Wow. I’m sorry that happened. The only thing I can think of is to suggest you take comedian Rita Rudner’s advice: If a friend owes you money and doesn’t pay you back, go over to his house and break something of the approximate value of the loan. There. You’re square.
      Thanks for reading, and for leaving a comment.

  2. Good advice, I love Rita Rudner!

  3. Hey Donna, great article as usual.. I used to be the ‘softie’ but age is wonderful, as at least for me, my spine got a whole lot tougher! Nowadays, I only surround myself with people who have proven to be true friends, so I don’t have to worry about keeping tabs. It always evens out sooner or later, either with goods or deeds! Most of my friends are as frugal as I am, so we have honest conversations about what is affordable etc and there is no ‘Keeping up with the Joneses’ for us…thanks again for the lighthearted way that you approach this subject.

    • Donna Freedman

      @BC: My friend and I tussle over paying, and each of us wonders why the other one is always doing such nice things for us. I hope it all evens out, but I have the sneaking suspicion that she is always going to be a little bit ahead. She’s just that cool.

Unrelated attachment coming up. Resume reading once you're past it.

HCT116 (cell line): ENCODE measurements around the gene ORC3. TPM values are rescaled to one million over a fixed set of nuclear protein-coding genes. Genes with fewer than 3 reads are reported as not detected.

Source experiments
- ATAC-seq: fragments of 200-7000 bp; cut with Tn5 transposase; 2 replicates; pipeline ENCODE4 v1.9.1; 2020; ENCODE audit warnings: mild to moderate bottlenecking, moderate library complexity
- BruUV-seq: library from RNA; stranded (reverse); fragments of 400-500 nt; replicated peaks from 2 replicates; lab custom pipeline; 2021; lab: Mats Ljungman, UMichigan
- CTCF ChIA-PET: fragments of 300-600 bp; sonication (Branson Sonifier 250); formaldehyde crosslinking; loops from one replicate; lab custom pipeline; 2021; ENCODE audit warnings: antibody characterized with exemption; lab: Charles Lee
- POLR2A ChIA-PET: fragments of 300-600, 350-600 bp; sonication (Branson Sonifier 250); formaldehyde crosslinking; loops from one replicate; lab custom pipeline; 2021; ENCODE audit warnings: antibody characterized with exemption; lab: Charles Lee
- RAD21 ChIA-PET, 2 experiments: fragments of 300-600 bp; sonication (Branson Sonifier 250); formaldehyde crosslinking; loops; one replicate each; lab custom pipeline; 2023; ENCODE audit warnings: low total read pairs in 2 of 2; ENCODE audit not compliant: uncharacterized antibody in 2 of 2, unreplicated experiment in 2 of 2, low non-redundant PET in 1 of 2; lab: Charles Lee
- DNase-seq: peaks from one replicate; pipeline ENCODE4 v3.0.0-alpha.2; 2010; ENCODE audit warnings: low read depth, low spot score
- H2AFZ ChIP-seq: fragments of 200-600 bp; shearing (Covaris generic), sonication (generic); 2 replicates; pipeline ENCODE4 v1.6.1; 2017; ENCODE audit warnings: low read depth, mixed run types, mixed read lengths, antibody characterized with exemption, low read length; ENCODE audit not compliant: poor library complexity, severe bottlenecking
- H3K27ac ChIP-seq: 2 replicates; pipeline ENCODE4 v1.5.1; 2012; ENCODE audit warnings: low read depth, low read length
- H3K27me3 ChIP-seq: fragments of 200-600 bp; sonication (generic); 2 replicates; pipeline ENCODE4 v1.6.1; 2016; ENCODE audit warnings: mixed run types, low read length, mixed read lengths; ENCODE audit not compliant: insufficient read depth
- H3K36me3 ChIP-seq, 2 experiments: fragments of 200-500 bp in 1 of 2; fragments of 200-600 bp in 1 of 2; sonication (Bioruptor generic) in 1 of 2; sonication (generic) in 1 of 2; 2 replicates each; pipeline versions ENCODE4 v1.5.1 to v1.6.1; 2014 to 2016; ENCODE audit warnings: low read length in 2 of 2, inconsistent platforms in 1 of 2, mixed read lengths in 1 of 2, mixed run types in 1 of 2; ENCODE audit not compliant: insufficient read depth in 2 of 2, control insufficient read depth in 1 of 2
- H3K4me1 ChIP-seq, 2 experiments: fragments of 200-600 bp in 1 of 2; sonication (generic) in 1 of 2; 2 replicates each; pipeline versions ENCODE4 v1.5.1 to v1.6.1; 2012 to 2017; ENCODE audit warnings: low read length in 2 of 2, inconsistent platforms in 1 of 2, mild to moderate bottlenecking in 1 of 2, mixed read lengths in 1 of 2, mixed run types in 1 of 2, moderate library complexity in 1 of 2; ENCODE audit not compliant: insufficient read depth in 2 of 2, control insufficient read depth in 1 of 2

Thanks for reading, and for leaving a comment.

  4. My friends and I always split the check when we go out to eat, unless it’s someone’s birthday and then we treat that person whose birthday it is. I have socialized with people, however, who will often not order any food but will eat off of my plate; that always bothers me because I paid for the food and it’s rare that I get to eat out anyway. I feel bad about saying no when they ask if they can eat my food, though, but at the same time I feel like I have a right to eat it.

    • Donna Freedman

      @NeuroticWorkaholic: I think you should stab ’em with your fork, myself. You’re a freakin’ starvin’ student, for heaven’s sake! Why would anyone get between you and the tapas???
      Seriously: The woman in the article said you should practice saying, calmly, “I can’t afford to split the check evenly, so here’s what I owe for the food I ate plus tax and tip.” Maybe you could say, “Of course I’d love to share but I’m incredibly hungry tonight” or “My budget lets me eat out only once or twice a semester, so I need to savor every last bite.”
      But keep that fork handy, in case they think you’re only kidding.
      Thanks for reading, and for leaving a comment.

  5. I tell the server in the beginning as I start to order, “Separate check.” I do not drink (I will but not at restaurant or bar prices), order cautiously, and cannot afford to subsidize others’ good time when I try to set a reasonable amount or the amount I can afford to spend.